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“Goodnight, Irene. It’s time to go.”

This blog was written by Kate Meier a Red Crosser who is currently deployed to the Outer Banks in North Carolina.

I came to Kill Devil Hills three years ago for a good time at the beach.

Now, a hurricane warning and declared state disaster later, I’m here again, but this time, I’m waiting to see what Hurricane Irene is going to do.

I drove around the Outer Banks today, talking to residents about what they are doing to prepare. Many were boarding up their homes. Some spray-painted the boards with, “Goodnight, Irene. It’s time to go.”

Most told me, “I’m not going anywhere.”

This is Bob Brightbill. He lives in Kill Devil Hills. He looked at me and said he’s waited out 110 mph winds before and he doesn’t evacuate – just like his brother, Eddie. Eddie has lived in the Outer Banks for 30 years and has never evacuated.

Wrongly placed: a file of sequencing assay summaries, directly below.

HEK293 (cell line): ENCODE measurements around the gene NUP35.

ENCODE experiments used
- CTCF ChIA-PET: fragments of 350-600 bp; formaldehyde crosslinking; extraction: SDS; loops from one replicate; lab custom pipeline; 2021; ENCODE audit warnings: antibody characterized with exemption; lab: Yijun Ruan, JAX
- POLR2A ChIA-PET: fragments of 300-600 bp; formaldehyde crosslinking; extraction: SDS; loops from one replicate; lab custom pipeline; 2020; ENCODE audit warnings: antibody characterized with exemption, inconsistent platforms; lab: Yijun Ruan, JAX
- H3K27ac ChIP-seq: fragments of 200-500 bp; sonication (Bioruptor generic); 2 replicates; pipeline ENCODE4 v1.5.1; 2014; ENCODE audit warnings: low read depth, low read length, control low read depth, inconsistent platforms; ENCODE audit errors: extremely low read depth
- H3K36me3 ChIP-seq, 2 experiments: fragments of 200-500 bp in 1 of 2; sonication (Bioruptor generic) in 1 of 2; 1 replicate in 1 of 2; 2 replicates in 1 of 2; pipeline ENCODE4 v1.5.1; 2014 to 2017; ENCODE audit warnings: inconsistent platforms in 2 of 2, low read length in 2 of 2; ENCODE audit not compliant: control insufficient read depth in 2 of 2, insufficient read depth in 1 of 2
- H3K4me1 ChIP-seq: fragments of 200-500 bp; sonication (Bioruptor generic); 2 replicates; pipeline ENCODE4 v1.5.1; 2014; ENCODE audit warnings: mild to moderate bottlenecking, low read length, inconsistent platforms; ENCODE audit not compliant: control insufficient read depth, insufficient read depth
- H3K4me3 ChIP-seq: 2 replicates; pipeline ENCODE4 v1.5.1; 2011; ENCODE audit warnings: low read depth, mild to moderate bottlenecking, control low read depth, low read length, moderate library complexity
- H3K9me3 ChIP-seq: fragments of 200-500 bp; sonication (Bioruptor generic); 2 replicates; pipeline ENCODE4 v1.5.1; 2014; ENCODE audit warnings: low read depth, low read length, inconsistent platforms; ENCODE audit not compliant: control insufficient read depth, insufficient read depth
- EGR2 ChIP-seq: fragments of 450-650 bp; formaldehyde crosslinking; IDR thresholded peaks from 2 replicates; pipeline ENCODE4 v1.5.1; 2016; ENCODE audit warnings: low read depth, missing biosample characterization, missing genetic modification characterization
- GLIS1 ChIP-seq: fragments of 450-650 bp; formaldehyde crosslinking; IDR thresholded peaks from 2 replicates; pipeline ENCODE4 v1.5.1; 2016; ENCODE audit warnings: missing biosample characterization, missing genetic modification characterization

“This is just a Category Two – I don’t see any reason to leave,” Eddie told me as he boarded up his sister’s surf shop.

Despite calls for evacuations (though most aren’t mandatory), many local residents are saying this is a fire drill with no fire. A local builder told me code requires homes to be able to sustain 120 mph winds – so Irene “isn’t that much of a threat.”

The good news is that despite an unwillingness to leave, there is an overwhelming push for preparedness. Everyone we talked to was stocking up on emergency items – water, nonperishable food, batteries. I stopped at a local hardware store where they were sold out of gas cans.

“You’d be hard-pressed to find one anywhere around here,” said one store employee.

The Red Cross asks everyone to stay tuned to the weather and make a plan should they need to evacuate. For most in the Outer Banks today, this was old news – they knew the hurricane’s path just as well as anyone else, they have the evacuation route memorized and their disaster kits are stocked.

So now, we wait.

At a pharmacy, one employee said, “You Red Cross? Man, I don’t like seeing you here. That means it must be bad.”

“But ma’am, we have to be here,” I replied.
“And I’m glad you are,” she said.